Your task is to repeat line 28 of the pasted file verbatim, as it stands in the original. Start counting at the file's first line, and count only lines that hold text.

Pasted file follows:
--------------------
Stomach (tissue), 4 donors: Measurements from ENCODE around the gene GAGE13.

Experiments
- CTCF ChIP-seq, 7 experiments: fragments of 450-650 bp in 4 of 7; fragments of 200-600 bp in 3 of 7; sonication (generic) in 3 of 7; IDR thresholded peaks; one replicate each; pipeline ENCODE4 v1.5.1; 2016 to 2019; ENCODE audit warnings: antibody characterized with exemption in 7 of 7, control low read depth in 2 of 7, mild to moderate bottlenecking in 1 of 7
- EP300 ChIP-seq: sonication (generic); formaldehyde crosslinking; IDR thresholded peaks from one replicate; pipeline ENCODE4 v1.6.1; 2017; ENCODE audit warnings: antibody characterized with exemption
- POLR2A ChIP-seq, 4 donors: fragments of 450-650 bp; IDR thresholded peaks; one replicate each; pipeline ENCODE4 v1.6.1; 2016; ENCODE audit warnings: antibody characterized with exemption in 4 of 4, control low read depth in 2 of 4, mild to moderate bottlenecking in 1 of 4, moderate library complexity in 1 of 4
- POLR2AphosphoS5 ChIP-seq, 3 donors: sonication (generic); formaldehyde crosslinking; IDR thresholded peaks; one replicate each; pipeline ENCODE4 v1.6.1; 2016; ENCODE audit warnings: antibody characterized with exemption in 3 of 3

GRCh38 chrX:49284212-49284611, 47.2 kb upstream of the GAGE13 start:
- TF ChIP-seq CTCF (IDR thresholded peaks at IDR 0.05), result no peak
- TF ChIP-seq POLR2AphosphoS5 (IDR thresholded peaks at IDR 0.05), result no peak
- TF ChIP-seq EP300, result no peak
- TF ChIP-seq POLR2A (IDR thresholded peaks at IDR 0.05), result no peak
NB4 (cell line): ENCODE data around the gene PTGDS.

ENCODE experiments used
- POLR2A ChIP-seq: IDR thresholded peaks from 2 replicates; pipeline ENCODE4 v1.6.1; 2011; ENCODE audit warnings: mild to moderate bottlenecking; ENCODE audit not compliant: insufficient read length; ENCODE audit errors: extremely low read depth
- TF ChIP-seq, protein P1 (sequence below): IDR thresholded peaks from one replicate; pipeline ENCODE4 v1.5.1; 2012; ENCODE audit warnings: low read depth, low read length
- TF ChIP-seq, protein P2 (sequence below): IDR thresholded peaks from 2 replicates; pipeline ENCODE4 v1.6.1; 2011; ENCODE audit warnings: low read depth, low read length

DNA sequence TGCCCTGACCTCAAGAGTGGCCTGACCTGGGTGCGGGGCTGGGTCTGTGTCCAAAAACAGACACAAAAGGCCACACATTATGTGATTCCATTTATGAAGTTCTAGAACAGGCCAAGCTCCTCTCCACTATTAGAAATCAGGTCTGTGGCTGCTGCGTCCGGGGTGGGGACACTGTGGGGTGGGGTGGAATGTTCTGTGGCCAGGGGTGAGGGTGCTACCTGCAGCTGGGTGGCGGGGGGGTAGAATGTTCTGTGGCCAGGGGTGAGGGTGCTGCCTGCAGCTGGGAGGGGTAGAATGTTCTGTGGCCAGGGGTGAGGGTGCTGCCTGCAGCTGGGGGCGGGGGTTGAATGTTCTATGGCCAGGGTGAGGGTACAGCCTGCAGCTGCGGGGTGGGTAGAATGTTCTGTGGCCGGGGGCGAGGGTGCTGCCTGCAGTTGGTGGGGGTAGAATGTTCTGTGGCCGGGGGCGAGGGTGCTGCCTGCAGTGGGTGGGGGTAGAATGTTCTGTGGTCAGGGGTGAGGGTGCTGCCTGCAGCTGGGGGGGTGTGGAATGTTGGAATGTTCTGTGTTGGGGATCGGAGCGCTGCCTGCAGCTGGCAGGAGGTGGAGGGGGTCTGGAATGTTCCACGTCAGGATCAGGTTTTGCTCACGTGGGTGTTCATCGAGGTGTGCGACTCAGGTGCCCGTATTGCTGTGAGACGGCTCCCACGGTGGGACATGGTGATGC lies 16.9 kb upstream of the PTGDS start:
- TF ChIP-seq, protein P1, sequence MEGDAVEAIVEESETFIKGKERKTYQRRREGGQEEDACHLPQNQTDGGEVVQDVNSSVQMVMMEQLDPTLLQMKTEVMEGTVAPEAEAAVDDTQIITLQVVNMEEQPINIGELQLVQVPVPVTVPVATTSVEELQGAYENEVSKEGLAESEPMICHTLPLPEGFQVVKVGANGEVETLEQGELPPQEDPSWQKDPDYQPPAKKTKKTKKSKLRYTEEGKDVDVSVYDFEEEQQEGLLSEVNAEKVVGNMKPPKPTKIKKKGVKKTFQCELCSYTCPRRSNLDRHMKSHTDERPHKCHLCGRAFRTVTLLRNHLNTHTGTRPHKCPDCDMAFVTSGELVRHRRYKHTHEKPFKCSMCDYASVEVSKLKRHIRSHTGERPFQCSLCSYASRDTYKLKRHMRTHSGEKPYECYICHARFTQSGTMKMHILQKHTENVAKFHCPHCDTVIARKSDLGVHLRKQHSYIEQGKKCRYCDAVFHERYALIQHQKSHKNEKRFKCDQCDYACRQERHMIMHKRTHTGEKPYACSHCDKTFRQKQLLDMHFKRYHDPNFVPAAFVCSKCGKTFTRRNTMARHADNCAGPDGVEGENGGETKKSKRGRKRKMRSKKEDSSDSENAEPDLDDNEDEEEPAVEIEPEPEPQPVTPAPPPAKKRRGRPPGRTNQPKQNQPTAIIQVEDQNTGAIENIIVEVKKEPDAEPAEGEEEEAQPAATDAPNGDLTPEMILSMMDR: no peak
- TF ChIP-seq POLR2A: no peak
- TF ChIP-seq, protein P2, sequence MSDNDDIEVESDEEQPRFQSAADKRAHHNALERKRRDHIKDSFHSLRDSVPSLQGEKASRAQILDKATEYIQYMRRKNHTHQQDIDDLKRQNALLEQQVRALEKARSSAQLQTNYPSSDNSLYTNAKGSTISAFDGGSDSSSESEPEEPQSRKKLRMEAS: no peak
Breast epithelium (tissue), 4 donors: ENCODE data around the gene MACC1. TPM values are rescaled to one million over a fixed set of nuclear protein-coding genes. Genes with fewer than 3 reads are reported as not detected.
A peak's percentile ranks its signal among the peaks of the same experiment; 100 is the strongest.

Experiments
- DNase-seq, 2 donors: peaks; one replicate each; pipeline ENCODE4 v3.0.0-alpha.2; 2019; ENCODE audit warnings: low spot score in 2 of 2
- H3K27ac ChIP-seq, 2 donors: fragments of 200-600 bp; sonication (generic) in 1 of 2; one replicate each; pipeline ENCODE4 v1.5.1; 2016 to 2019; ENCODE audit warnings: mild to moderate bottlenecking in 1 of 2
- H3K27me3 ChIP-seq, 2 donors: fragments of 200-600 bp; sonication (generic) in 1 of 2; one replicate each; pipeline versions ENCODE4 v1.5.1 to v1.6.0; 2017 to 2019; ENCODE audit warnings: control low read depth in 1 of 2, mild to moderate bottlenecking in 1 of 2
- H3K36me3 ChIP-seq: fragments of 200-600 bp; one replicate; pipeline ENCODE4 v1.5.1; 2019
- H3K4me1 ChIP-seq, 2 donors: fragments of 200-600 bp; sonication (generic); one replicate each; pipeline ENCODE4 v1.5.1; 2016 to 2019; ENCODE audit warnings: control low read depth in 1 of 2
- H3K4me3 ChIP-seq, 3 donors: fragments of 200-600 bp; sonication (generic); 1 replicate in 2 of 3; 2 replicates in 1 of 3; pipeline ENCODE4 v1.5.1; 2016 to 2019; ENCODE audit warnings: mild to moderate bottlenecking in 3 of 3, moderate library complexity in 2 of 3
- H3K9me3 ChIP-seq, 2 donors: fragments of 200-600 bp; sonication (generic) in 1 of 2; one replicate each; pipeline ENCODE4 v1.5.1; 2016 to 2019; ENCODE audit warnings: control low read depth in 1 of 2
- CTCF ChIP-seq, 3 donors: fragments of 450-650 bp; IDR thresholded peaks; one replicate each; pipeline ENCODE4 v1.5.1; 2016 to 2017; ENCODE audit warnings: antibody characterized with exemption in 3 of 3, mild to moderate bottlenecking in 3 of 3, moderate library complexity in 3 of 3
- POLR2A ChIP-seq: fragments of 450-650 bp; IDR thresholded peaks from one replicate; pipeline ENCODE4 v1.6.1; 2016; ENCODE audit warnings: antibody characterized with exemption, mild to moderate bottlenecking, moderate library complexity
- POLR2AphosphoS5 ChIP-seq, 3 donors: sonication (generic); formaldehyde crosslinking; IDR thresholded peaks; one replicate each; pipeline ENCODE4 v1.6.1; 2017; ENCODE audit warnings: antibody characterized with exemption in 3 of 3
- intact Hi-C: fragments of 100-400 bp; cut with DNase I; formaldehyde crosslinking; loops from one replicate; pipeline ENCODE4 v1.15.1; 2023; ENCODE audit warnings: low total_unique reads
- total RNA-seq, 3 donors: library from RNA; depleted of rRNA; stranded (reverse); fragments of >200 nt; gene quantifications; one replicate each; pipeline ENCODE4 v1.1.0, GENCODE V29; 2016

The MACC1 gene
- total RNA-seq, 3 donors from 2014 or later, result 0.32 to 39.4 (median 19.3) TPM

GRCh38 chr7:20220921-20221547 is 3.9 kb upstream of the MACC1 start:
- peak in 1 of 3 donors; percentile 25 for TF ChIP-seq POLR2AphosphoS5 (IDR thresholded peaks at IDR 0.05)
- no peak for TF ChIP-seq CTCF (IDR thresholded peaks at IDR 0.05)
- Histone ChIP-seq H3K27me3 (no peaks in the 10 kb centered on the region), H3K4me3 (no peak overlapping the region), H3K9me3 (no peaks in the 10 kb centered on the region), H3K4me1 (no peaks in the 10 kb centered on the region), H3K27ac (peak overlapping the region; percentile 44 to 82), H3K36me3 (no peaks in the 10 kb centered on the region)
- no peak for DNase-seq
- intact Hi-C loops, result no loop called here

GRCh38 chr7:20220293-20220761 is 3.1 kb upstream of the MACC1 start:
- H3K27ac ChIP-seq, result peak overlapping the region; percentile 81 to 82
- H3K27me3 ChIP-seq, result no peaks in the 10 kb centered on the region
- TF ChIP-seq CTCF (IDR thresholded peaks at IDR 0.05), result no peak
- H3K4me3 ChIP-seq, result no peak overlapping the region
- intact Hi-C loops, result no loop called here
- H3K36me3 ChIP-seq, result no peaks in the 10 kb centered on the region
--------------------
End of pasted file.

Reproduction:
- H3K4me1 ChIP-seq, 2 donors: fragments of 200-600 bp; sonication (generic); one replicate each; pipeline ENCODE4 v1.5.1; 2016 to 2019; ENCODE audit warnings: control low read depth in 1 of 2